A fungus is a eukaryotic organism, which is unique. There are at least 1.5 million species of fungi - 6 times more species than plants. being eukaryotic means that similar to animals, fungal cells contain a nucleus rather than free-floating DNA. And like animals, fungi have to ‘eat’ their food, unlike photosynthesizing plants which receive their energy from sunlight. Mushrooms are really somewhere between a vegetable and an animal.
Growing mushroom leather basically involves harvesting a fungi’s mycelium -it's 'root system', which naturally forms a solid foam that can be compressed into a material that resembles leather. Unlike the limited sizing of animal leather, the mycelium can be grown to massive 'hides' up to 27 metres long and 2 metres wide. And unlike many vegan leathers, mycelium doesn’t need PU (polyurethane or plastic) added, to act like leather.
Fungi are really somewhere between a vegetable and an animal. Fungi are often a filamentous web called mycelium, which spread throughout their environments like forest floors, secreting enzymes that dissolve food so that it can be absorbed into their cells. Fungi can eat almost anything – dead or alive and it’s activity is critical to the cycles of life on earth.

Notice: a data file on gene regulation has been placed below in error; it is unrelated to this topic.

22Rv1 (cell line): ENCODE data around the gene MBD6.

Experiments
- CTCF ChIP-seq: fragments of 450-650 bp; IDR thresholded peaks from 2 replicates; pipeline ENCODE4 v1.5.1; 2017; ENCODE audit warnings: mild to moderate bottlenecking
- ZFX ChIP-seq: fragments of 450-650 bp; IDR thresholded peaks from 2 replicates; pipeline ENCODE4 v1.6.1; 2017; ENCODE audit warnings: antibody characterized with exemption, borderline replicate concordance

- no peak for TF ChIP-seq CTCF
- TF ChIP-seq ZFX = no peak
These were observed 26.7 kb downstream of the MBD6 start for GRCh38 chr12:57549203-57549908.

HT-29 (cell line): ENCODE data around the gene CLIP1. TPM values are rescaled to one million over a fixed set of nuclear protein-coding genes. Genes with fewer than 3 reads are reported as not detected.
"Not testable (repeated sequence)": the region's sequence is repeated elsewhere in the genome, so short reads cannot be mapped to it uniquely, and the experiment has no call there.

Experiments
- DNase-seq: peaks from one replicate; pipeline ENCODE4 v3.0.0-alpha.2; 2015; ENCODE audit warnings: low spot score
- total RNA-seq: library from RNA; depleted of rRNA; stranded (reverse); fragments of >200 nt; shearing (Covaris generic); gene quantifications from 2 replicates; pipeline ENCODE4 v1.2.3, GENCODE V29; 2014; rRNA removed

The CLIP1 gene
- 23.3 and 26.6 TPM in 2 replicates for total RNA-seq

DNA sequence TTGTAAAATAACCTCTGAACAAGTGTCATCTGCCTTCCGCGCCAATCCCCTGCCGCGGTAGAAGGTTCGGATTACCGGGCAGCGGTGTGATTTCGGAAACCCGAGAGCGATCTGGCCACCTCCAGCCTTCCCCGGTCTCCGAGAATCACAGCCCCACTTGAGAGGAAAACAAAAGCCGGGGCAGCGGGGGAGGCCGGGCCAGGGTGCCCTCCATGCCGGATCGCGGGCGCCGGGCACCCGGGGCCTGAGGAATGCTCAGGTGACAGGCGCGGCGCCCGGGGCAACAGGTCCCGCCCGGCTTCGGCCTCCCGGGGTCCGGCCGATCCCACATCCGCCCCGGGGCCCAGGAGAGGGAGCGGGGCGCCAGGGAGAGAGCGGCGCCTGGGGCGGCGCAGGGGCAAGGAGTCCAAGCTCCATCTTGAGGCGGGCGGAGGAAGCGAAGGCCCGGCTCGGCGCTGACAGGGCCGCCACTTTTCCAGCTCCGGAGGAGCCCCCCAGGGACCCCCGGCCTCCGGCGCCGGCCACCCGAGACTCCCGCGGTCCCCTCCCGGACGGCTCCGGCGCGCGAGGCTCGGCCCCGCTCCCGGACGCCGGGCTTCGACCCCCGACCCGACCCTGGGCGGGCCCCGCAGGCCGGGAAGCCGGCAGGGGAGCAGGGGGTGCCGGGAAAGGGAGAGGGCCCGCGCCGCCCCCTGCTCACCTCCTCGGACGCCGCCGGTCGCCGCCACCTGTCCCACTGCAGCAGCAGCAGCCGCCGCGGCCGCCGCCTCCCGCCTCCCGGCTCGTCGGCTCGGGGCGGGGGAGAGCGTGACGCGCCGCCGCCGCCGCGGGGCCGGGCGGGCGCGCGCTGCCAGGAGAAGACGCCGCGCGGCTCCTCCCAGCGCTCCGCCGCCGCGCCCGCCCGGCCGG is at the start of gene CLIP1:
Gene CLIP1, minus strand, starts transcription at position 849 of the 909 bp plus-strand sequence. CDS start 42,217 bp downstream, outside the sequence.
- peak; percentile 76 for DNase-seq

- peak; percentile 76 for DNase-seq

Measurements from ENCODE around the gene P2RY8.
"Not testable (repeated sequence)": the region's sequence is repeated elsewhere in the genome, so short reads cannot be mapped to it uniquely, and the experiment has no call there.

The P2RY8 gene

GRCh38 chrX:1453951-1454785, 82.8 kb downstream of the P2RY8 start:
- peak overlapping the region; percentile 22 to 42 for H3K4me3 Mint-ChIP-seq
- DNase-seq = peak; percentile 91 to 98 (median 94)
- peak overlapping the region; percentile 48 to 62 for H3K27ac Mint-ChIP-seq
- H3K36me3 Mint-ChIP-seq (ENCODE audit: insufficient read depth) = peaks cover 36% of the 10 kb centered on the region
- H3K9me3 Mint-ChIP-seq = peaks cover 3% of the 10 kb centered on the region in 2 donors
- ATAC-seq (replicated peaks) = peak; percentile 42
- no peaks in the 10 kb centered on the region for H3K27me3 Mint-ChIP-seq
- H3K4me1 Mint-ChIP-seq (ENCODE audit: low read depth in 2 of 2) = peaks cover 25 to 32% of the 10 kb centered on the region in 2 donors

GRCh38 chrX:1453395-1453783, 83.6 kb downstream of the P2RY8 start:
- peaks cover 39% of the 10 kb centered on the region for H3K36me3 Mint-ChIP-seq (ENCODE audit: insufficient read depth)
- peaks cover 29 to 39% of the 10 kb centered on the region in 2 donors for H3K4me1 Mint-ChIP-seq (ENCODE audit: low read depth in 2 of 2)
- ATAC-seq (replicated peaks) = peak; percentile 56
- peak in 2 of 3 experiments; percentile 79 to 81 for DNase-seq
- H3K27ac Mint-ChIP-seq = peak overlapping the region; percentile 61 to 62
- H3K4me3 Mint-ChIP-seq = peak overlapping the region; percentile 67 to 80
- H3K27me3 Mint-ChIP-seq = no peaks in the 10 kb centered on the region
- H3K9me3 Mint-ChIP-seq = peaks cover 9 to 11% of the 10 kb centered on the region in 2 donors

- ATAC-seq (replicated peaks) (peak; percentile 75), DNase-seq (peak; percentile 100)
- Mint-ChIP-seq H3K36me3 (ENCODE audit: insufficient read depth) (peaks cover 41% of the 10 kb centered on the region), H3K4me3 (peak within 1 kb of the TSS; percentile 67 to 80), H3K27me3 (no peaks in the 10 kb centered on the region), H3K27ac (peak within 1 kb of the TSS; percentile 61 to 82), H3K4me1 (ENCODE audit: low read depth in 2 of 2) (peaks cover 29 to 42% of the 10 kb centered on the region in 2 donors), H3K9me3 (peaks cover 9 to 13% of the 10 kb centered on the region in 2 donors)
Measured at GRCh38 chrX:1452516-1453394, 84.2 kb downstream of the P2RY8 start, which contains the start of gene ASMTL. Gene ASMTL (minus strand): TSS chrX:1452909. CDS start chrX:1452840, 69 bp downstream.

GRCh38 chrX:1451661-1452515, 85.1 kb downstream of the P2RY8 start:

If you are buying or using vegan leather, check carefully how it was made to ensure you aren't buying fossil fuel based plastic (unless of course that is your intention). There are an increasing number of non animals 'leathers' that don’t contain plastic – paper, cork, waxed cotton, leaves. If you do buy apple, coffee, recycled rubber, pineapple leathers, in many cases, the plastic binder could actually from recycled plastic, which of course is better than virgin plastic. The way to tell is to simply read the label. If it's recycled, the maker will tell you 99% of the time. Just bear in mind that recycled plastic or not, the product won't break down or biodegrade.